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The mist filling the Tennessee mountain pass was either fate's middle finger telling Erin Morgan she was screwed, or a beckoning finger from the grave letting her know that sooner or later she was a dead woman. Sooner, if the budding sixth sense tingling her scalp and twisting her gut was proving itself true yet again. She'd been trying to shake the feeling, but couldn't. It was more than just the Sno-Med billboards lining the road, advertising, "Let us enrich your life. We care for you." Somehow Erin felt that Dr. Cinatas was tracing her escape from Manhattan into no-man's-land, realizing she was after his jugular rather than hiding.
She'd never dreamed -- make thatnightmared-- that Dr. Cinatas was a murderer. She'd worked for the devil for months and hadn't had a clue until this morning. A sudden cold sweat made her shiver. How many people had she unknowingly helped kill during that time? How big a pawn had she been? What evil plan was Cinatas playing out, and why? From what Erin had seen, four people had been murdered to bring one back from the edge of death. Multiply the number she'd help treat by four, and the death toll was . . .
Oh, God. She gripped the steering wheel tighter, her nails biting into the leather padding. A cold sweat broke out all over her body, and her stomach churned with a sickening dread that she could hardly face.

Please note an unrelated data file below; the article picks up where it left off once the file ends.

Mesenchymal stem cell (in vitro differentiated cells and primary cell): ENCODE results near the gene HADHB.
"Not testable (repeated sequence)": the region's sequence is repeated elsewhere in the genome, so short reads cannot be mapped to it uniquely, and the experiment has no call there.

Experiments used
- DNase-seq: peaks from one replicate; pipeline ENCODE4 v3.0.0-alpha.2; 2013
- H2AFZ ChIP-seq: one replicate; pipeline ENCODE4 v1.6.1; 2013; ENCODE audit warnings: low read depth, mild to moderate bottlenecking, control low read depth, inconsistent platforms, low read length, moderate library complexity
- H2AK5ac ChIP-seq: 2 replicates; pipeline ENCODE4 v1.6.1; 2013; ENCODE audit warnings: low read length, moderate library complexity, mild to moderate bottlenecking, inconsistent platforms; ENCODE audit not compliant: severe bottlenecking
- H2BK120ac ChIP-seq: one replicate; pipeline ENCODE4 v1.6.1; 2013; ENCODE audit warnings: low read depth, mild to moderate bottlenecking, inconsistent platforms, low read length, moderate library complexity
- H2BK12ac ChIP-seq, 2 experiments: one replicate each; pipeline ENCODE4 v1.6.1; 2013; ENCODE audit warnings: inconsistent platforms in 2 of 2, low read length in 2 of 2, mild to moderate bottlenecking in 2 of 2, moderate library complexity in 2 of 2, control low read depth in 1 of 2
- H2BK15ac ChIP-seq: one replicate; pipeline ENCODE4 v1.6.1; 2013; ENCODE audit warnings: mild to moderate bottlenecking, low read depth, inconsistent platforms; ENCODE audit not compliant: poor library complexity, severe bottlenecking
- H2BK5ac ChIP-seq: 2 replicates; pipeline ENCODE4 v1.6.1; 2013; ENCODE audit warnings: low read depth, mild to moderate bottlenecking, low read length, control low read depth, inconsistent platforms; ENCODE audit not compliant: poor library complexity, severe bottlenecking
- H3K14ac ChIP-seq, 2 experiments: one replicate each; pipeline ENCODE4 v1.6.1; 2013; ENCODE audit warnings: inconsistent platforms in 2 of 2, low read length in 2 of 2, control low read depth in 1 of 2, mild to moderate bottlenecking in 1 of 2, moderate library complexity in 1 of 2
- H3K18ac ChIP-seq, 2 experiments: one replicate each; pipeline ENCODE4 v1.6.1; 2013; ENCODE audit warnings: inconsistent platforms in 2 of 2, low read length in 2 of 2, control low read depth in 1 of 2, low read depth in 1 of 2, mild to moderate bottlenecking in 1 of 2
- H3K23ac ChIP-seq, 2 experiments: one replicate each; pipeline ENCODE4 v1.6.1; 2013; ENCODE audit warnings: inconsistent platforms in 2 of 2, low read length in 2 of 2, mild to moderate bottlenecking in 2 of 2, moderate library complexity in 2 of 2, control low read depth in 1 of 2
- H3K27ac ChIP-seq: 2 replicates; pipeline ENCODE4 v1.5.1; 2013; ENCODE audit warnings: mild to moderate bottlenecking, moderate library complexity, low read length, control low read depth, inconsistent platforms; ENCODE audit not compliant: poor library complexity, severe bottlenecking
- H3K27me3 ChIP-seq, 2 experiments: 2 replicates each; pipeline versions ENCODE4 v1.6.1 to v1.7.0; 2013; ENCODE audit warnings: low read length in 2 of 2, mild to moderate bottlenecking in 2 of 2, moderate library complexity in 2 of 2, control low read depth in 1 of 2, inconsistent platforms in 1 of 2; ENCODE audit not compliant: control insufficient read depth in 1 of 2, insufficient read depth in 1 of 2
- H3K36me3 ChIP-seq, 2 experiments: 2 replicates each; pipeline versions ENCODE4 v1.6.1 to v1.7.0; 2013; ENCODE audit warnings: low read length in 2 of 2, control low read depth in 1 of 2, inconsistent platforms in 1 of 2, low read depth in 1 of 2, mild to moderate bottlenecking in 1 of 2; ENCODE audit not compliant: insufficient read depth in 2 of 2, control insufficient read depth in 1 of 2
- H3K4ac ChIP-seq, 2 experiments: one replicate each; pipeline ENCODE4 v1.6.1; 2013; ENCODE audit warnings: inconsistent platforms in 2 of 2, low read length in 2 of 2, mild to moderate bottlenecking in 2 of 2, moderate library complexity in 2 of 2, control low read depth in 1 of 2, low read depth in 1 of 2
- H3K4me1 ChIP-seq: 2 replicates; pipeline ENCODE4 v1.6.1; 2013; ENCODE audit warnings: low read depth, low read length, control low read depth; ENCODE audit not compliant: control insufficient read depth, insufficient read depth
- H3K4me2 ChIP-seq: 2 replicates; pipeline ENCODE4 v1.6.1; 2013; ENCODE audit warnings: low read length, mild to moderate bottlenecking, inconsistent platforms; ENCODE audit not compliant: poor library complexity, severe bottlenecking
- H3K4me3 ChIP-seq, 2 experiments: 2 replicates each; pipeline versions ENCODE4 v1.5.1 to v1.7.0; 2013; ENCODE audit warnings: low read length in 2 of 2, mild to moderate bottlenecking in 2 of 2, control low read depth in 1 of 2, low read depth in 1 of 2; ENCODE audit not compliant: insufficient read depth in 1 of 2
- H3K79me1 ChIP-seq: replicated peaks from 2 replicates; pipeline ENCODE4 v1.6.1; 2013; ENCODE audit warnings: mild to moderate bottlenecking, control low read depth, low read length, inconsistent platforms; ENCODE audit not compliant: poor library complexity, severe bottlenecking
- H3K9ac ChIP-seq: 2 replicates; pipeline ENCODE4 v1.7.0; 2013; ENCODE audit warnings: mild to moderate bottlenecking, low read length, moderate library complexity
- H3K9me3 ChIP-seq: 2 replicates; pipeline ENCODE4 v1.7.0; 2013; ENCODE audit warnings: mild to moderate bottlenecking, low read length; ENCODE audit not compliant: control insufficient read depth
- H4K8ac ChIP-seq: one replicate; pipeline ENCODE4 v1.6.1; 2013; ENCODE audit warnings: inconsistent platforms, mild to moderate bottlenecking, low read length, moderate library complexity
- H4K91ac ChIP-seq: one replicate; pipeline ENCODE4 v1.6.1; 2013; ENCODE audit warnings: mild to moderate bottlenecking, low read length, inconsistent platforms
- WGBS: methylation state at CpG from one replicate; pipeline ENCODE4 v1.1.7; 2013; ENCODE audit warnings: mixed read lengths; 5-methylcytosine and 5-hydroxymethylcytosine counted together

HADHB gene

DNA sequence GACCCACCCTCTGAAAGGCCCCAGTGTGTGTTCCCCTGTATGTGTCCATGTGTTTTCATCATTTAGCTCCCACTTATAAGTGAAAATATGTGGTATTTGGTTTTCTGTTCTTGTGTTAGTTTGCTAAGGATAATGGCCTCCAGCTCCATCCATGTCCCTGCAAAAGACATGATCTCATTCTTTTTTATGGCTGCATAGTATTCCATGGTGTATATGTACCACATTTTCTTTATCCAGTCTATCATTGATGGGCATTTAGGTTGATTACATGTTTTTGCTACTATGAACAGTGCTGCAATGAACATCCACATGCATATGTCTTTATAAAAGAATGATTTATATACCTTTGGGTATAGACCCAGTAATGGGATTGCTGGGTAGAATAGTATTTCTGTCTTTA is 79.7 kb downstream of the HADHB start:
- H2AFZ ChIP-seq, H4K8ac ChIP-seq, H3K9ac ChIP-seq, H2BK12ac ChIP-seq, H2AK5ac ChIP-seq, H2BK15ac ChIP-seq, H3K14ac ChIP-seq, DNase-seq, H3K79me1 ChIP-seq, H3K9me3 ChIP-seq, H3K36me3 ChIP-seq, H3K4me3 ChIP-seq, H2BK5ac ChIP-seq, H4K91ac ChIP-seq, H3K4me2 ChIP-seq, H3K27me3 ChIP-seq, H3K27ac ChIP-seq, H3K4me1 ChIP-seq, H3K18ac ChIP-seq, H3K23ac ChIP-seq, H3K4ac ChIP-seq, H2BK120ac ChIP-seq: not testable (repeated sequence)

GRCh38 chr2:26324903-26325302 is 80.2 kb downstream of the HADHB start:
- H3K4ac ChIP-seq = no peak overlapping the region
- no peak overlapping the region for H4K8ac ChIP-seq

Don't think about it! she told herself, trying to force her mind away from the scene that had greeted her that morning, but she couldn't erase it from her mind. She couldn't stop seeing everything in vivid detail.
She could still smell the antiseptic and the scent of the blood lab at the Sno-Med Clinic in Manhattan. The beautifully pristine marble floors, snow-white walls, fluorescent lights, and gleaming state-of-the-art equipment were all blindingly bright in her eyes. Even now it was hard to imagine that the perfection of it all had been marred by death. But she could still see the bodies on the stretchers. A middle-aged man and woman, and two teenage girls, all dark-haired and wearing colorful clothing, as if they'd dressed that morning with a celebration in mind. The girls had been wearing delicate gold jewelry, crosses at their ears, saints at their throats, and white rubber sports bands on their wrists. The older couple looked as if they'd spent many years toiling just to survive every day. They'd not had an easy life . . . nor death.
Even before she'd walked across the icy, off-limits lab, she'd known they were dead. Her sixth sense screamed it at her, and her clinical eye had quickly registered the unnatural paleness of their skin and the utter stillness of their bodies. Her panicked breath had frosted in the air and her gut had wrenched with dread as she'd touched them, checking for signs of life -- first the young girls, then the middle-aged couple. They'd been strapped to stretchers and drained of their blood. The bags still hung on the hooks above them, tagged for the future recipient: the king of Kassim, Ashodan ben Shashur. Shashur, a close friend of the president's, had been waiting upstairs for Erin to administer the first of four transfusions that were to take place over the Fourth of July weekend.